Abstinence Makes the Heart Grow Fonder


     I thought I was a minimalist, totally opposed to the gluttony of empty consumerism. I’d strut through America’s cavalcade of commercial excess, my nose held high above the stench of my fellow K-Mart shoppers, disdainful of their impulse buys and their conspicuous Biebermania. Was I the one buying Pumpkin Spice Tylenol and Calvin Klein Cheerios? Was I loading up on 4-D smart TVs and jet ski hot tubs like the rest of the cud chewers? No. I was a celibate shopper, untainted by manufactured desire. I was in a state of Buddhist transcendence, impervious to Hollywood trailers or viral marketing for instant pudding. I lived with blissful nothingness.


Howdy Duty

      Among the phone-drone German citizens huddled on the train platform, there is the Hello Guy. He never boards the S-Bahn with the rest; he just wanders the station, grinning vacantly and greeting everyone.

     “Hallo! Guten Tag! Hallo!”


Irony Deficiency

     There’s an old joke about the citizens of Deutschland that goes like this:

          How many Germans does it take to screw in a lightbulb?

          One. They’re very efficient and they have no sense of humor.

     The problem with indulging in completely accurate bigotry of this sort is that someone always presents exceptions to this blanket condemnation and ruins our fun of concluding that all Germans are uptight assholes. Usually someone on Twitter.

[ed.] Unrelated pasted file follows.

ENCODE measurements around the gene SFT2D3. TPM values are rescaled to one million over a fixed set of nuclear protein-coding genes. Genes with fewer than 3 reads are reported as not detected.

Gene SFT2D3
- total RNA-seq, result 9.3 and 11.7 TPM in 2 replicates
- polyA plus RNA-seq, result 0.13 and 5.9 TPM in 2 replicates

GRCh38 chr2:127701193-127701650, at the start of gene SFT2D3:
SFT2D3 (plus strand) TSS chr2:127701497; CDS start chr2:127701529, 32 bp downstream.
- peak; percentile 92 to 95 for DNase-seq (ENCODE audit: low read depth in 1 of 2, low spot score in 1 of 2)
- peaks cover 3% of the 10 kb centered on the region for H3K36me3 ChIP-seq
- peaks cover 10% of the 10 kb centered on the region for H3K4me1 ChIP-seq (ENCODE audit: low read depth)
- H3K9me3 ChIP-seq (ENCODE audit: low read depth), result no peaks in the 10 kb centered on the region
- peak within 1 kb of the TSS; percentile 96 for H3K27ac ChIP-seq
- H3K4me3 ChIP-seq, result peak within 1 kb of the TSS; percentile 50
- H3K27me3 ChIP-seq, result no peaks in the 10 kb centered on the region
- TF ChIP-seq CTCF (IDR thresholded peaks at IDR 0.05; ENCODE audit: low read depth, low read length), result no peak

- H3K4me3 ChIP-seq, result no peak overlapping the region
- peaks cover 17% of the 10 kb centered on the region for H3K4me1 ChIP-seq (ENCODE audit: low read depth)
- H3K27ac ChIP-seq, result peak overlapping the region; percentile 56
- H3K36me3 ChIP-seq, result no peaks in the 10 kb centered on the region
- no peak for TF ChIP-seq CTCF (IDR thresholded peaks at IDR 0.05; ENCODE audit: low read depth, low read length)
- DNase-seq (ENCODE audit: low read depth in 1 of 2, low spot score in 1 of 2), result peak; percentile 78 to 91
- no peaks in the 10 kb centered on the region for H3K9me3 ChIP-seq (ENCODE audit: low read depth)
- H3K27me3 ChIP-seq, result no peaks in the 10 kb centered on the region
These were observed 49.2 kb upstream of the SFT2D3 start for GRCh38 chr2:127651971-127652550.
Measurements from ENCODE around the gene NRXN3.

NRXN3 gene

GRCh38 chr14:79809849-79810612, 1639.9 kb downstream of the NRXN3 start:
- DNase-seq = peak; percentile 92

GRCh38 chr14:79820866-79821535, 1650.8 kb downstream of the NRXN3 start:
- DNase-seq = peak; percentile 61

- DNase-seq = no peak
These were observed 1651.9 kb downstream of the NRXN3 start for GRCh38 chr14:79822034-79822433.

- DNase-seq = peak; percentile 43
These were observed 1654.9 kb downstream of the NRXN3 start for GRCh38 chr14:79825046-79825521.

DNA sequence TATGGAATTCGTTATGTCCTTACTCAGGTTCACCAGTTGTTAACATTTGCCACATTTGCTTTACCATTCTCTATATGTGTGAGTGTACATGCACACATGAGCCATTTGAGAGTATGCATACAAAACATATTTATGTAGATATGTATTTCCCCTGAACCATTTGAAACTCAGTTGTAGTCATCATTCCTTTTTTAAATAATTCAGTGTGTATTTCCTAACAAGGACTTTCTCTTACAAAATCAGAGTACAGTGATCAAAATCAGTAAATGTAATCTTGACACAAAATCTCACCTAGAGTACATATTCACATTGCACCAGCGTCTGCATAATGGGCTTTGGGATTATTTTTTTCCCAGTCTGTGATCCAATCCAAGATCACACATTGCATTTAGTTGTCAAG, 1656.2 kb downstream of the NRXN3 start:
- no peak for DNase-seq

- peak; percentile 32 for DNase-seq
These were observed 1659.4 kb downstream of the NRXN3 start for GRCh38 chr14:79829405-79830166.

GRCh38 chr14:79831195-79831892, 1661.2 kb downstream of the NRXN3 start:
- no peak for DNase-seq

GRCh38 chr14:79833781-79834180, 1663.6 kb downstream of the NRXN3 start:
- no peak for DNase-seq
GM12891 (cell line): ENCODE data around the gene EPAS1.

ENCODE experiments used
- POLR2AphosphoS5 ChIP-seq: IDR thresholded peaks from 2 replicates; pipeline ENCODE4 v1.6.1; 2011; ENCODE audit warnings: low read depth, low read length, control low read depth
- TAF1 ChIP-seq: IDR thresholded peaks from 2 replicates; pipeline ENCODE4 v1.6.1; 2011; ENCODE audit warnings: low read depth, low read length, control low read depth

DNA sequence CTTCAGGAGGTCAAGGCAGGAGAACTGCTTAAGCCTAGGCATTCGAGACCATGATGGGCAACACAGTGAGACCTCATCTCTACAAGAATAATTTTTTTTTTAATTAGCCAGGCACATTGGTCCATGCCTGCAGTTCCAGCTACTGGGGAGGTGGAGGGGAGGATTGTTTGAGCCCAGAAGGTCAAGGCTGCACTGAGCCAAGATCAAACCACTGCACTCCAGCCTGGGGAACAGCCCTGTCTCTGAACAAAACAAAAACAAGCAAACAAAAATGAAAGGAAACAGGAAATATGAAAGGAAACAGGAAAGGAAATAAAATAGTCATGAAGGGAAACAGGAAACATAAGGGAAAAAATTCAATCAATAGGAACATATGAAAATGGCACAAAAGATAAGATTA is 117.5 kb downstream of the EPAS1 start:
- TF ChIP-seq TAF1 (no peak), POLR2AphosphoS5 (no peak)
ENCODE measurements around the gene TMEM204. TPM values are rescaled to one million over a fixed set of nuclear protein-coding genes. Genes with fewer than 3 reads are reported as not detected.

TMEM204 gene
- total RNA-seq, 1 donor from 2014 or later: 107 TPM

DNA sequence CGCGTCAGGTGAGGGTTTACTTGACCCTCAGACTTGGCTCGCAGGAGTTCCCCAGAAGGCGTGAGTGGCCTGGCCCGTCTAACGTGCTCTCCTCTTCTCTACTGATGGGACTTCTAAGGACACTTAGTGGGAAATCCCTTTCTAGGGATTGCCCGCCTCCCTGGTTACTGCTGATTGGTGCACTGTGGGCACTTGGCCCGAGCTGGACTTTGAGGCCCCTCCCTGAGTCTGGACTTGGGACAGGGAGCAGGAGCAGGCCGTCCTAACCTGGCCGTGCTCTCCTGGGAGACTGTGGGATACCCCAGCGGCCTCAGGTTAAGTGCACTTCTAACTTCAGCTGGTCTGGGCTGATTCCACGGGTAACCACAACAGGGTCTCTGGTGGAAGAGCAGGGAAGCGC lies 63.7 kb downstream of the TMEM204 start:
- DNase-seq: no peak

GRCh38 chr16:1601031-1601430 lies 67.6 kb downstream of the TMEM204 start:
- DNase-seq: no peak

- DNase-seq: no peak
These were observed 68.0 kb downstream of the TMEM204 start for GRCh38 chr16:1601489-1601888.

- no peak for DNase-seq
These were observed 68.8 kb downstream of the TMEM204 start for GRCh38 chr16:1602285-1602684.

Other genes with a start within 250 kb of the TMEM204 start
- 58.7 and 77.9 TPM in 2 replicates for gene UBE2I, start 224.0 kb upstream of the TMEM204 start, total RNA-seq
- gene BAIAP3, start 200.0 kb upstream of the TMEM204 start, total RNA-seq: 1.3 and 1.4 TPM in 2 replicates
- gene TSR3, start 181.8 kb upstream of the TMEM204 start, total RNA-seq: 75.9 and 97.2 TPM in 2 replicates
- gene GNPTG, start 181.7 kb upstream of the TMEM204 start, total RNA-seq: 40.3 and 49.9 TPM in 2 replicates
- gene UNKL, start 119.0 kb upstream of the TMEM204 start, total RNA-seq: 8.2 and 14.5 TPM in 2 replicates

Home of the Crave


     There is, as we know, an idealized vision of European life held in the imagination of the average American Chomsky reader. Suave, French and Italian intellectuals in their stylish scarves, skimming through Sartre in sun-dappled cafes, sipping espressos, their heads full of historical and cultural knowledge, smug in their easily-affordable healthcare and 16 weeks of annual vacation. Well, I hate to break it to you little Medieval Poetry majors, but this vision is entirely true. Based on my experience, just sitting among these subdued Euros can make a Portland denizen want to break down in sweet, liberal tears (like the snowflakes we are). Where do they get off, these little multi-lingual sophisticates, secure in their rich cultural history and tasteful fashions while we’ve had to endure the Disney-fied inanities and jackbooted puritanism of our 24-hour, drive-thru, infotainment, megachurch, celebrity-porn, Super Bowl lifestyles?


Sugar Lush

     Certain ideas just seem to come out of nowhere when I first wake up in the morning. I rise from the depths of slumber, rubbing my swollen eyelids, and suddenly think to myself, “Is Kitty Carlisle still alive?” And then I can’t get on with my day until I’ve Googled.


I Shutter to Think